a. The NATURE of the Resurrection. The resurrection of Christ did not consist in the mere fact that He came to life again and that body and soul were re-united. If this were all it involved, He could not be called "the first fruits of them that slept," 1 Corinthians 15:20, nor "the firstborn from the dead," Colossians 1:18; Rev. 1:5. It rather consisted in this that in Him human nature, both body and soul, was restored to its pristine purity, strength, and perfection, and even raised to a higher level, while body and soul were re-united into a living organism. It was quite evident after the resurrection that His body had undergone a remarkable change. It was the same and yet so different that it was not easily recognized. It was a material and real body, and yet one that could suddenly appear and disappear in a surprising manner, a body transformed into a perfect organ of the spirit, and therefore "spiritual," Luke 24:31, 36, 39; John 20:19; 21:7; 1 Corinthians 15:50. Evidently there was also a change in the soul life of Christ. This does not mean that He was changed religiously and ethically, but that His soul was endowed with new qualities, perfectly adjusted to His future heavenly environment. Through the resurrection He became the life-giving Spirit, 1 Corinthians 15:45.
b. The SIGNIFICANCE of the Resurrection. The resurrection of Christ has a threefold significance:
(a) It constitutes, a declaration of the Father that Christ met all the demands of the law as a covenant obligation;
(b) it symbolizes what will happen to believers in their justification, spiritual birth, and future resurrection, Romans 6:4, 5, 9; 8:11; 1 Corinthians 6:14; 15:20–22; 2 Corinthians 4:10, 11, 14; Colossians 2:12; 1 Thessalonians 4:14; and
(c) it is the cause of our justification, regeneration, and final resurrection, Romans 4:25 5:10; Ephesians 1:20; Philippians 3:10; 1 Peter 1:3.
c. The DENIAL of the Resurrection. The resurrection of Jesus Christ is a miracle which defies all natural explanation. For that very reason many at present deny the resurrection of Christ, declaring it to be a physical impossibility, since material particles in the course of time enter into the composition of many bodies, and can never be restored to all the bodies of which they once formed a part. But they who deny the resurrection must, of course, explain the undeniable fact that belief in the resurrection of Christ was general in the first Christian century. Various theories have been suggested in explanation, such as (a) that the apostles and other early witnesses palmed off a falsehood on a credulous people; (b) that Jesus did not really die, but merely swooned, while the apostles thought that He had actually died; (c) that the apostles and the women in their excited state of mind saw visions of Jesus and confused these with actual appearances; and (d) that the resurrection story was really imported from other oriental religions and derived from pagan myths. But these explanations fail to do justice to the facts in the case, as they are narrated in Scripture.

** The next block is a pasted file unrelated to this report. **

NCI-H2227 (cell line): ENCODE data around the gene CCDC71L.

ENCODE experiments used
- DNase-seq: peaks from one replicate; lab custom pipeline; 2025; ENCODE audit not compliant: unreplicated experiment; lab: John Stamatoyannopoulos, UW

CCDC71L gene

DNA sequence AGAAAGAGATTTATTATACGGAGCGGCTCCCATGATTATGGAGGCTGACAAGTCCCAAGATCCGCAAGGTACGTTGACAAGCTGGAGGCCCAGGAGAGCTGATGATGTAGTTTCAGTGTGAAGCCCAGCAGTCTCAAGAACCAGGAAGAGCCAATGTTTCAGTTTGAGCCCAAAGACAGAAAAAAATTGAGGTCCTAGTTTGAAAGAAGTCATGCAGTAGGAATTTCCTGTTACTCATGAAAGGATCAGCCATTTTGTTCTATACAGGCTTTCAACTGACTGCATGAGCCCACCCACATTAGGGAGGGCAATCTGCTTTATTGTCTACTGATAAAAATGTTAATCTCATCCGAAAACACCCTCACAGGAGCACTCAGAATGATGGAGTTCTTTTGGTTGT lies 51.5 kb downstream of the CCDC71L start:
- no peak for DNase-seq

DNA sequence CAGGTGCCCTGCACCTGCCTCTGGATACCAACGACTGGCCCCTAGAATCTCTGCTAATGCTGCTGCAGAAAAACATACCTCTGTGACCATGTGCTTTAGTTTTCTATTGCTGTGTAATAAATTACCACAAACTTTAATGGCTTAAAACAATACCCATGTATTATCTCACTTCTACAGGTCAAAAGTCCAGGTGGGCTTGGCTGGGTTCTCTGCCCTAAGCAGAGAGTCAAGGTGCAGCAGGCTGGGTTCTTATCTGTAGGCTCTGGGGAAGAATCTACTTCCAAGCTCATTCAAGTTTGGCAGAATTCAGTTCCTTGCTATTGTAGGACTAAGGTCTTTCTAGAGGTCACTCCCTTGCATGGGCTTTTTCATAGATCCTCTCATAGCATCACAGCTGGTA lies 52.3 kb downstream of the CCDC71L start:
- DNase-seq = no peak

2. The ASCENSION of Christ.
The ascension of Christ does not stand out as boldly on the pages of the Bible as the resurrection. The latter was the real turning-point in the life of Jesus, and the ascension may be called its necessary complement and completion. This does not mean that the ascension was devoid of independent significance. The Scriptural proof for it is quite sufficient. Jesus referred to it time and again before His death, John 6:62; 14:2, 12; 16:5, 10, 17, 28; 17:5; 20:17. Luke gives us a double account of it, Luke 24:50–53; Acts 1:6–11. Paul refers to it repeatedly, Ephesians 1:20; 4:8–10; 1 Timothy 3:16, and the Epistle to the Hebrews calls attention to its significance, 1:3; 4:14; 9:24.
a. The NATURE of the Ascension. The ascension may be described as the visible ascent of the person of the Mediator from earth to Heaven, according to His human nature. It was a local transition, a going from place to place. This implies, of course, that Heaven is a place as well as earth. But the ascension of Jesus was not merely a transition from one place to another; it also included a further change in the human nature of Christ. That nature now passed into the fullness of heavenly glory, and was perfectly adapted to the life of Heaven. Some Christian scholars of recent date consider Heaven to be a condition rather than a place, and therefore do not conceive of the ascension locally. Scripture clearly represents Heaven as a place, however. It is the dwelling-place of created beings, such as angels and saints, Matthew 18:10; 2 Corinthians 5:1, and is often mentioned alongside of the earth, which is a place, 1 Chronicles 16:31; Ecclesiastes 5:2; Isaiah 66:1. Moreover, the Bible directs our thought upward to Heaven and downward to Hell, Deuteronomy 30:12; Joshua 2:11; Psalm 139:8; Romans 10:6, 7.
b. The LUTHERAN Conception of the Ascension. The Lutheran view of the ascension differs from that of the Reformed. They do not regard it as a local transition but as a change of condition, whereby the human nature of Christ passes into the full enjoyment and exercise of the divine perfections, which were communicated to it at the incarnation, and thus became permanently omnipresent.
c. The SIGNIFICANCE of the Ascension. In the ascension we see Christ as our great High Priest entering the inner sanctuary to present His completed sacrifice to the Father. It is prophetic of the ascension to all believers, who are even now set with Christ in heavenly places, Ephesians 2:6, and are destined to be with Him forever, John 17:24. Finally, it is also instrumental in preparing a place for those that are of Christ. The Lord Himself points to the necessity of going to the Father. in order to prepare a place for His disciples, John 14:2, 3.